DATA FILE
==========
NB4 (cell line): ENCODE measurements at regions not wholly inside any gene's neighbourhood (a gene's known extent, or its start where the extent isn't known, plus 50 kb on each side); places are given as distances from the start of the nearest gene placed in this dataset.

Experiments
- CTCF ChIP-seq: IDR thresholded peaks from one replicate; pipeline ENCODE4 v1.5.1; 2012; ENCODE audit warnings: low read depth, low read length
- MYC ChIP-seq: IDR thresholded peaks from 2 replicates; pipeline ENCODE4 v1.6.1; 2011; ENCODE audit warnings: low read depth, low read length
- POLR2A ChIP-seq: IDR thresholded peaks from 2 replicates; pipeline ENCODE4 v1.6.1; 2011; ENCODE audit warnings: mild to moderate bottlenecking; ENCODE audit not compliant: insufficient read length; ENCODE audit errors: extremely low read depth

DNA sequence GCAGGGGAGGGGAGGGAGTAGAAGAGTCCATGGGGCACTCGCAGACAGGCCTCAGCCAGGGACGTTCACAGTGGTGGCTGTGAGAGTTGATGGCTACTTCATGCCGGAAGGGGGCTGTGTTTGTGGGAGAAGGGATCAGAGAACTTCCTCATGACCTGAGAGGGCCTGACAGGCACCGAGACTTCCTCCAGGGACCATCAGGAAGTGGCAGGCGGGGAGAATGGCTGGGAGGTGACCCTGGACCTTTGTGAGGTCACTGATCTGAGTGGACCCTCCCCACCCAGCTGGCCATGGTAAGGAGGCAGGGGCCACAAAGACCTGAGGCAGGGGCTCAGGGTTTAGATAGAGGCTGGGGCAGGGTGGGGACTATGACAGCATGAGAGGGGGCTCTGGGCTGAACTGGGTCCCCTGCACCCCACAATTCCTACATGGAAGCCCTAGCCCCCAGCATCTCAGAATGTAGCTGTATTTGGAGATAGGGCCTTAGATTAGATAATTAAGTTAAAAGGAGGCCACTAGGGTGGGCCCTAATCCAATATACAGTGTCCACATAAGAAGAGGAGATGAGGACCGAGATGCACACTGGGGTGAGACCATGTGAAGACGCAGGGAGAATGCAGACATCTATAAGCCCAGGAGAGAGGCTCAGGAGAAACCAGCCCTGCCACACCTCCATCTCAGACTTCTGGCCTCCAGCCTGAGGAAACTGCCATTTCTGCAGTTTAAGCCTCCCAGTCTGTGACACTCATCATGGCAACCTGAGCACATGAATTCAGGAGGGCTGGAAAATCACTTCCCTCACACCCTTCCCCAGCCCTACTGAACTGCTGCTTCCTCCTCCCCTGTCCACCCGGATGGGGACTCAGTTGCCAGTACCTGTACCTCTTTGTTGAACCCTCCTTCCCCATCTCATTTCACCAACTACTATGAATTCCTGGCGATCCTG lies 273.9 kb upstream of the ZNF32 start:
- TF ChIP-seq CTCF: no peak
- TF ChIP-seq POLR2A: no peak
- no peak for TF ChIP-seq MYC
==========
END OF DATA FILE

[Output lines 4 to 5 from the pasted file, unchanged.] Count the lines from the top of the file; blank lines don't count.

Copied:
- MYC ChIP-seq: IDR thresholded peaks from 2 replicates; pipeline ENCODE4 v1.6.1; 2011; ENCODE audit warnings: low read depth, low read length
- POLR2A ChIP-seq: IDR thresholded peaks from 2 replicates; pipeline ENCODE4 v1.6.1; 2011; ENCODE audit warnings: mild to moderate bottlenecking; ENCODE audit not compliant: insufficient read length; ENCODE audit errors: extremely low read depth